• Great comments jahnghalt. What I liked about the Pete-Trudy reconciliation is how empty they were without each other. Each was incomplete and to some extent they complete each other nicely. At their best they have always been a good team. When I think of the high functioning version of Pete and Trudy I go immediately to the Charleston scene in Kentucky Home. They are good partners when they work at it.

      • Oh I go to the Kennedy Assassination, and staying home from Roger’s daughter’s wedding and curling up on the couch.

        I always liked that Trudy could straight up tell Pete stuff about himself. Like “that’s Peculiar!”

    • No one has brought up Duck’s question to Pete while walking down the hallway: “Is it true Don walked away from $2 million?”
      Pete ignored the question. But it made me wonder if Don is as well off as we think he is.

  37. Two things I noticed in this episode:

    In the last scene, Don is dressed exactly as he was in “The Mountain King, ” when he ran into the garage mechanics working on hot rods in San Pedro.

    The motel set looked just like the motel in “The Better Half” where Don and Betty had their last fling while visiting Bobby at camp.

  38. I apologize if anyone said this already, but according to The Atlantic, “The Milk and Honey Route” was a 1930s handbook on being a hobo in America. Reading that just made that episode hit me like a ton of bricks all over again.

  39. So, is betty dead at the end of the episode? Or did Sally break her mother’s wishes by opening the letter?

    • I thought Sally opened the letter early.

    • I noticed that when Betty handed the letter to Sally, she said something like, “Open this when you know it’s over.” I find it interesting that she didn’t say, “when it’s over” or “when I’m gone” but there was the emphasis on Sally’s knowledge. I can’t help but think that was significant.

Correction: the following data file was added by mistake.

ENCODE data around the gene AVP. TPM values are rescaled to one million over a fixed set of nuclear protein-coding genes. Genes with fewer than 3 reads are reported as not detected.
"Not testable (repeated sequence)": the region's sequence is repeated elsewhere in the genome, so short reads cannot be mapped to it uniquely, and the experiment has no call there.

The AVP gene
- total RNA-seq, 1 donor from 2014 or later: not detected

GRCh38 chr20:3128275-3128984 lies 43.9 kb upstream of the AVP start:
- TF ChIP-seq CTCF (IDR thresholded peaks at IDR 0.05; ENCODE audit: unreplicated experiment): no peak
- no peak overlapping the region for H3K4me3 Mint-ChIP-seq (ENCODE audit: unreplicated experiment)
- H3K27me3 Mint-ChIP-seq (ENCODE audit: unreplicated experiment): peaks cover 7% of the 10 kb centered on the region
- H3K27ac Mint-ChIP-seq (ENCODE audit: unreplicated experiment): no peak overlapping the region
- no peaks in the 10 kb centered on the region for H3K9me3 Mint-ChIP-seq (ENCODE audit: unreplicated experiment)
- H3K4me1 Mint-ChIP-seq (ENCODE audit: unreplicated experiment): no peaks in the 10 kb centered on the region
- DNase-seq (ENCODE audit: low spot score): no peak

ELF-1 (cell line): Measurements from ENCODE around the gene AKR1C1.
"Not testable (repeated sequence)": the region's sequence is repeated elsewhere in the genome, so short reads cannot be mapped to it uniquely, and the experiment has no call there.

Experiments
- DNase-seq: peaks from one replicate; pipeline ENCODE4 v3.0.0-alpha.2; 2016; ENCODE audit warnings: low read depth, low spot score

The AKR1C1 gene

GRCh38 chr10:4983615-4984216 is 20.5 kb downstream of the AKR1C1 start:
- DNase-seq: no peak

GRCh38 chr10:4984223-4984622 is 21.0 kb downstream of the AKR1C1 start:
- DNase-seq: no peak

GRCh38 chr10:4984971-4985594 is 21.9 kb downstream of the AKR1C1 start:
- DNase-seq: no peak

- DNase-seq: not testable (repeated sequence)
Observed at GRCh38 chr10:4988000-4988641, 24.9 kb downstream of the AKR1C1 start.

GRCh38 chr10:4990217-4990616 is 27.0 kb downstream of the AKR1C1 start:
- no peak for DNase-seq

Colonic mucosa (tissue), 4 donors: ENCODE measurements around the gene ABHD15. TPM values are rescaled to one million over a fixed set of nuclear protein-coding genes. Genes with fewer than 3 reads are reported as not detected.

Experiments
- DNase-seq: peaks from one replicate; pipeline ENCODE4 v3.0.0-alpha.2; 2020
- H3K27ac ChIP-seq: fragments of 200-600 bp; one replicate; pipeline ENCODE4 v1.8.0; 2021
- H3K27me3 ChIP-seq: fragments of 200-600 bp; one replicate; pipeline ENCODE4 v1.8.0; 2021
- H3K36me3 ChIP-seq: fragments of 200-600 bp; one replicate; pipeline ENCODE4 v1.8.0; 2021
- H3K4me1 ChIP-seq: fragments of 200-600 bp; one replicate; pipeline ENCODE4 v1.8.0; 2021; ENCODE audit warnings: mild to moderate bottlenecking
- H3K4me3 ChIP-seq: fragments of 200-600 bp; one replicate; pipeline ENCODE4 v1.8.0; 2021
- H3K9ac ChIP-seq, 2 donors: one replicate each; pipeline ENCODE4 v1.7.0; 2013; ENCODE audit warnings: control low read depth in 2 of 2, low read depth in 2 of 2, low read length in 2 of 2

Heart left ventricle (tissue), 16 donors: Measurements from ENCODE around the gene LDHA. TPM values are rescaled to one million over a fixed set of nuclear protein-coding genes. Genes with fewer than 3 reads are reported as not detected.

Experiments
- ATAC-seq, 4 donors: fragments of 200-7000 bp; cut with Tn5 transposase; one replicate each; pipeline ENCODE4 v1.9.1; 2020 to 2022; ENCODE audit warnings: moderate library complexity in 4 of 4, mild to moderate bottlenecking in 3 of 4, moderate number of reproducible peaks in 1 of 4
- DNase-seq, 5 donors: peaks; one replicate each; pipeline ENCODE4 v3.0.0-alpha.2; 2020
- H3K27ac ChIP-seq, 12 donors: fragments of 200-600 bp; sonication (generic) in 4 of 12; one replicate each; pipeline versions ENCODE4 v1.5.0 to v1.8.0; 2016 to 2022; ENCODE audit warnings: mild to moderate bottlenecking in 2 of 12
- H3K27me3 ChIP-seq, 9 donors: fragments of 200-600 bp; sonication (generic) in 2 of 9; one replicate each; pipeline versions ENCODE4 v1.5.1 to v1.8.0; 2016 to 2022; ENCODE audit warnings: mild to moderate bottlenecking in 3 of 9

• EP,
      Betty Francis is dead at the time Sally reads the letter. The letter was given to Sally with instructions: “Open this the minute you know I’m gone.”

      The link below shows the letter dated 10/3/1970 – when the letter was written and sealed. As Sally reads all the leaves outside her window are bright green, making the date in Sally’s room the Spring following the sealing of the letter.

      The scenes that cut to Betty show her finals days as a student, struggling to get to class and finish her mission.

      But there can be no mistake. Betty is dead.


      • I don’t think there is anything in the scene to indicate that it is happening in the spring, or after Betty is dead. 1. The leaves are also still green outside of Betty’s kitchen window when she heads off to class. 2. The calendar on the wall behind Sally is on exactly the same page that it was earlier in the episode. 3. Sally is wearing a fall/winter sweater. Also, the interspersing of the letter reading scene with the Betty heading to class scene imply that they are happening simultaneously. I don’t see any other reason why those scenes would be interwoven like that, unless they are happening at the same time.

      • I think the old fellow in Monty Python and the Holy Grail would ably stand in for Betty here:

        “I’m not dead!” (yet).

        Betty’s late-in-episode trudge up the stairs was exactly as slow as her early one. She will be nowhere near that school in her final, spring, days.

  40. I will be very disappointed in Mad Men’s writers if Don is not at Betty’s funeral. If nothing else he would be there for Sally. Betty is after all the mother of his children. Don is on his road to redemption but that will really begin only when Don stops drinking and walks away from advertising. The alternative is death and he knows it. He could have died in that motel room.

    • We will not see Betty’s funeral. The final episode is long after ( Sally’s opening the letter tells us Betty has died ). To the extent we learn of arc closings it is through statements by remaining characters. Pete and Trudy still have to reconcile a great divide their differing feelings for and from Tom Vogel ).